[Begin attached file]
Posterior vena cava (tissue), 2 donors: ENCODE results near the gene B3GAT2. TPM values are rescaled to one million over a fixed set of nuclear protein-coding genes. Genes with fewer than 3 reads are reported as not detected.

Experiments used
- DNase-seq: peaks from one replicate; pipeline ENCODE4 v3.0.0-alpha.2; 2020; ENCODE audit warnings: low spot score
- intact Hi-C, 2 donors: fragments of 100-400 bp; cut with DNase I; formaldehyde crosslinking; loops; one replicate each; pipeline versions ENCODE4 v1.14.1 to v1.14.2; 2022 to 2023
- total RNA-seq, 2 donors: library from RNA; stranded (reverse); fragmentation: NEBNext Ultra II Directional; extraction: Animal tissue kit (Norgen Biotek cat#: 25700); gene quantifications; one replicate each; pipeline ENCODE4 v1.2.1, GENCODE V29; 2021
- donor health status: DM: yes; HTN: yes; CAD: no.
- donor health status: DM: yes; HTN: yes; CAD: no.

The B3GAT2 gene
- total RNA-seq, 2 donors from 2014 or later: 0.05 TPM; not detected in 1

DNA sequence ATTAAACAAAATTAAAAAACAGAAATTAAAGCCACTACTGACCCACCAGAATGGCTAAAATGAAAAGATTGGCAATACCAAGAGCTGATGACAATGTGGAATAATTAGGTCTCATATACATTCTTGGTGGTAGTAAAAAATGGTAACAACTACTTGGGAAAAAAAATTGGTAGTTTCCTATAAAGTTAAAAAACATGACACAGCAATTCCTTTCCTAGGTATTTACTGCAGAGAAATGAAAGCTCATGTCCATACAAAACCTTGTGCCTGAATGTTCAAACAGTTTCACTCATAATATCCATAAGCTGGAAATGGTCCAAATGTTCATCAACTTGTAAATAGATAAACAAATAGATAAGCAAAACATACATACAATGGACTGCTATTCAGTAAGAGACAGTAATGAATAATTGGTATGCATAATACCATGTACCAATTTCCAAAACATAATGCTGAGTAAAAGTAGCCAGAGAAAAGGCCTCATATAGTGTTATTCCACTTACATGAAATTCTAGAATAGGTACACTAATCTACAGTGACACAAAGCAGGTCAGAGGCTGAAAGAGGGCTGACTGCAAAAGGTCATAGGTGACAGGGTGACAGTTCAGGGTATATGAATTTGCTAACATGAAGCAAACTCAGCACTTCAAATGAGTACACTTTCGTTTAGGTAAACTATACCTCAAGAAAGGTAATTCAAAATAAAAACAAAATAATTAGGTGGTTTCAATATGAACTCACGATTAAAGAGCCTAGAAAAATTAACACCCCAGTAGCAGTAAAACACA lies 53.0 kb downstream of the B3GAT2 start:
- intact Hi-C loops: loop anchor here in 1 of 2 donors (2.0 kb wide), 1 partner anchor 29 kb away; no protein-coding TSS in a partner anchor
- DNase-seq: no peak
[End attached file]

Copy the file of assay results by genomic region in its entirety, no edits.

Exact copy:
Posterior vena cava (tissue), 2 donors: ENCODE results near the gene B3GAT2. TPM values are rescaled to one million over a fixed set of nuclear protein-coding genes. Genes with fewer than 3 reads are reported as not detected.

Experiments used
- DNase-seq: peaks from one replicate; pipeline ENCODE4 v3.0.0-alpha.2; 2020; ENCODE audit warnings: low spot score
- intact Hi-C, 2 donors: fragments of 100-400 bp; cut with DNase I; formaldehyde crosslinking; loops; one replicate each; pipeline versions ENCODE4 v1.14.1 to v1.14.2; 2022 to 2023
- total RNA-seq, 2 donors: library from RNA; stranded (reverse); fragmentation: NEBNext Ultra II Directional; extraction: Animal tissue kit (Norgen Biotek cat#: 25700); gene quantifications; one replicate each; pipeline ENCODE4 v1.2.1, GENCODE V29; 2021
- donor health status: DM: yes; HTN: yes; CAD: no.
- donor health status: DM: yes; HTN: yes; CAD: no.

The B3GAT2 gene
- total RNA-seq, 2 donors from 2014 or later: 0.05 TPM; not detected in 1

DNA sequence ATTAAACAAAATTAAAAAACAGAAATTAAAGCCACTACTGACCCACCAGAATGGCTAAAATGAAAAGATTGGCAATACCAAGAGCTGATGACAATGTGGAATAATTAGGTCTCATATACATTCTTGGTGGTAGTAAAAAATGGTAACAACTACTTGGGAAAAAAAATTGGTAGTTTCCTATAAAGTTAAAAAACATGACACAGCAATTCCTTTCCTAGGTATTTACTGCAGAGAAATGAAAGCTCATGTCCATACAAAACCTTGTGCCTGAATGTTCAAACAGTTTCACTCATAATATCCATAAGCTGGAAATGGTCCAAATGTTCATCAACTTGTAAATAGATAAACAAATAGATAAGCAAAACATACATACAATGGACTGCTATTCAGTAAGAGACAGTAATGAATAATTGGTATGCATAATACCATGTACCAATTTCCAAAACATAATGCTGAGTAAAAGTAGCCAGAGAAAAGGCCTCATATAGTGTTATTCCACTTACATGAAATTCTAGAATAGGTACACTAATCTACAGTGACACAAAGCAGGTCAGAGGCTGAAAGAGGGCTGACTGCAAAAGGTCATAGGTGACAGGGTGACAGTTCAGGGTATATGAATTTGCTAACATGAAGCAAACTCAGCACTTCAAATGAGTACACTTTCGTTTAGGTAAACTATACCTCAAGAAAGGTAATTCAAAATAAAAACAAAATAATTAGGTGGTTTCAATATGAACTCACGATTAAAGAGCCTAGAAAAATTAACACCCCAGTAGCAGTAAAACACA lies 53.0 kb downstream of the B3GAT2 start:
- intact Hi-C loops: loop anchor here in 1 of 2 donors (2.0 kb wide), 1 partner anchor 29 kb away; no protein-coding TSS in a partner anchor
- DNase-seq: no peak